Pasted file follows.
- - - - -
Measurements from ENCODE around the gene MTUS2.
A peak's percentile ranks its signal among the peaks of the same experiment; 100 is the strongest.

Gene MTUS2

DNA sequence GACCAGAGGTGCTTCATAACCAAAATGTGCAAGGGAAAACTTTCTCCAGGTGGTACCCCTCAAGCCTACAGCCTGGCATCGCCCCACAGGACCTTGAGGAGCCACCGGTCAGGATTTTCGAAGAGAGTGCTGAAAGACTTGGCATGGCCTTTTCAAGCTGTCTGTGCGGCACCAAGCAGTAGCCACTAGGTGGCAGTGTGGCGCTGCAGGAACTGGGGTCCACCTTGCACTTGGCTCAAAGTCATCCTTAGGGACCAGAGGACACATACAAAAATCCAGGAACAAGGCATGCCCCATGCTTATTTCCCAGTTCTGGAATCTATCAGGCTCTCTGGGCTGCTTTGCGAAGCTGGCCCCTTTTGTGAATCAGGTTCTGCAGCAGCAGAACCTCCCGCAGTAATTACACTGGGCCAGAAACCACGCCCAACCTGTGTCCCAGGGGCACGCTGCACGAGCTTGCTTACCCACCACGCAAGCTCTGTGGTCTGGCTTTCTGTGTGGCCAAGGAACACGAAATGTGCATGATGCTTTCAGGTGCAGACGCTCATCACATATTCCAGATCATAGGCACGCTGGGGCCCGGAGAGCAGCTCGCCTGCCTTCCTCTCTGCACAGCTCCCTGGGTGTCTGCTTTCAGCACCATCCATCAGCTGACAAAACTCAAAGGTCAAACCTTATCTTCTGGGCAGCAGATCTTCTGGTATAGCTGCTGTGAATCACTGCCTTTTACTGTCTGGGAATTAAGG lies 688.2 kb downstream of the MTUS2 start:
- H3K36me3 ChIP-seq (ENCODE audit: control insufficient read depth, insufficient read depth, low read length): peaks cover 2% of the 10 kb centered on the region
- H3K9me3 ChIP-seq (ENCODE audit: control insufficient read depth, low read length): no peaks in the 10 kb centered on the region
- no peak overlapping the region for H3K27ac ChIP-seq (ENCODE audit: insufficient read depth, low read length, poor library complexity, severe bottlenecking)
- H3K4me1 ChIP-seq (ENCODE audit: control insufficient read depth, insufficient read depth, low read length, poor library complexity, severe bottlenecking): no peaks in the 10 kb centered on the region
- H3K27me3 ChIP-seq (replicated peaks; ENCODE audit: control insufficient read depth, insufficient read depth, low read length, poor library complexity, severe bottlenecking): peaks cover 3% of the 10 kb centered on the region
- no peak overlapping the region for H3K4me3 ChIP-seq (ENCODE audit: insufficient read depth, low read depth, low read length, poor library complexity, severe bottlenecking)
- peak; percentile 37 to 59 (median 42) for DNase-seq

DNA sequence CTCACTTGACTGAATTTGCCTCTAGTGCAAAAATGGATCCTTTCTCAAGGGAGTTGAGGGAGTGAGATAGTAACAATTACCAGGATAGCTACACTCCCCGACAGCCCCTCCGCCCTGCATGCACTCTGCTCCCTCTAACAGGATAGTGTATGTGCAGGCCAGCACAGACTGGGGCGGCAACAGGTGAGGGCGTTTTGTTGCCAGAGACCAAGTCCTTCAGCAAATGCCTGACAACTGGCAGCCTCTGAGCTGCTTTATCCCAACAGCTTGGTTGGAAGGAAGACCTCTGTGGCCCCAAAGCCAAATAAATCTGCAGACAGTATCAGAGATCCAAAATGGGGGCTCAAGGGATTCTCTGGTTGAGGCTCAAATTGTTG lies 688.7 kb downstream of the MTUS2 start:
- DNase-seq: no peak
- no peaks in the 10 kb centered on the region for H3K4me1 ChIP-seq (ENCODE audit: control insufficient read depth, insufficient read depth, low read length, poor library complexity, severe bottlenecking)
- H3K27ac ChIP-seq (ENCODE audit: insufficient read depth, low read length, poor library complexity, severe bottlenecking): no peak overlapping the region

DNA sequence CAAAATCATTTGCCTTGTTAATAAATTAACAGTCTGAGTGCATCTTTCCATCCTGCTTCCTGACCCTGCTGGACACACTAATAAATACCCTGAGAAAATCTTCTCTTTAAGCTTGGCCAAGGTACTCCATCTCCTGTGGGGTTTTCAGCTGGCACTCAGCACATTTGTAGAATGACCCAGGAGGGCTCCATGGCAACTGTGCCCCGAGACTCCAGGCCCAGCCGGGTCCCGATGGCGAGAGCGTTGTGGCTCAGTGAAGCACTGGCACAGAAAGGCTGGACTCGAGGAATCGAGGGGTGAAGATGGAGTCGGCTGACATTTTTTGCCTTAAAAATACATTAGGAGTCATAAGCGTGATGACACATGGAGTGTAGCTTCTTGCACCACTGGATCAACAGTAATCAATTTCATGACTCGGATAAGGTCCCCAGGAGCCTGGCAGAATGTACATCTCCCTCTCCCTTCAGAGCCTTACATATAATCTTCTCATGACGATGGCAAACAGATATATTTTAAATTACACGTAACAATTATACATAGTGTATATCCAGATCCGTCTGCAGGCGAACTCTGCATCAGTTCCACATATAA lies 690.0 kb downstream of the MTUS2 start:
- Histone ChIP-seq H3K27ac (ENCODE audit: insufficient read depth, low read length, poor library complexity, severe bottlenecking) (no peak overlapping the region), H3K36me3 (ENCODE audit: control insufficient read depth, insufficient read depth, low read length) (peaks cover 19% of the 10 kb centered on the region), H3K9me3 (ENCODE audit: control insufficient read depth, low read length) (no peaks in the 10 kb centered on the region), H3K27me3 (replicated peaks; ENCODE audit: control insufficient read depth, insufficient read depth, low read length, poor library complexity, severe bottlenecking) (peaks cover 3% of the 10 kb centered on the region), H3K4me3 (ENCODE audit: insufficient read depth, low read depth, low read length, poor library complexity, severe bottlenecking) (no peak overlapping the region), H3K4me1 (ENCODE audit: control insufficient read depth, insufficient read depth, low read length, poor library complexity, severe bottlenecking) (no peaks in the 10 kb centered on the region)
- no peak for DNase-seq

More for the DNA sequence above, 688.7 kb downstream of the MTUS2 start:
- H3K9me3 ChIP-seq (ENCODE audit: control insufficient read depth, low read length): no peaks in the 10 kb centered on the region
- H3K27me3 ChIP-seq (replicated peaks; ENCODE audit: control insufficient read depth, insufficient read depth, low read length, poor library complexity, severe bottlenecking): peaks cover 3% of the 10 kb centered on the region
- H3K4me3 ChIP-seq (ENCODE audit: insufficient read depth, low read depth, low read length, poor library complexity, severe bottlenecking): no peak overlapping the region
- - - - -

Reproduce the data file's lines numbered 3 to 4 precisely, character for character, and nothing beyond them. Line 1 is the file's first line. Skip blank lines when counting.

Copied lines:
Gene MTUS2

DNA sequence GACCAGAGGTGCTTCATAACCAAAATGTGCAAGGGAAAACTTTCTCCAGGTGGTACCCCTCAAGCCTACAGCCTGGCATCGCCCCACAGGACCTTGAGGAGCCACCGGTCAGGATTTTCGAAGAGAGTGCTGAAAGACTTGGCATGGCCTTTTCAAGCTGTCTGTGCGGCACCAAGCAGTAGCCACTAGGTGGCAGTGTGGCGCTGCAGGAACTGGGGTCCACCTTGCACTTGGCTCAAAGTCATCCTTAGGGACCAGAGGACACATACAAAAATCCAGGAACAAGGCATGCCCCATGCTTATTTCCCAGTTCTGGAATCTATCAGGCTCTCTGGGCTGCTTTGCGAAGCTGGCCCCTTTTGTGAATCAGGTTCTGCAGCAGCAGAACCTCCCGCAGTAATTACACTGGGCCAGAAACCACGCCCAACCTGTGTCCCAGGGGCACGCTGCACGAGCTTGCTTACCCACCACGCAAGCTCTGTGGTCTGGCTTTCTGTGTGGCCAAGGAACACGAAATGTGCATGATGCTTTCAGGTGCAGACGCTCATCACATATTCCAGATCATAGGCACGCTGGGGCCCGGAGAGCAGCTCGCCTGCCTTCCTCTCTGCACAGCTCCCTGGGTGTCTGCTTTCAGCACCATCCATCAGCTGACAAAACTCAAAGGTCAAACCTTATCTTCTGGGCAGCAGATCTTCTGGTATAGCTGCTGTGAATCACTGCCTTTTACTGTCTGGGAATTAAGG lies 688.2 kb downstream of the MTUS2 start: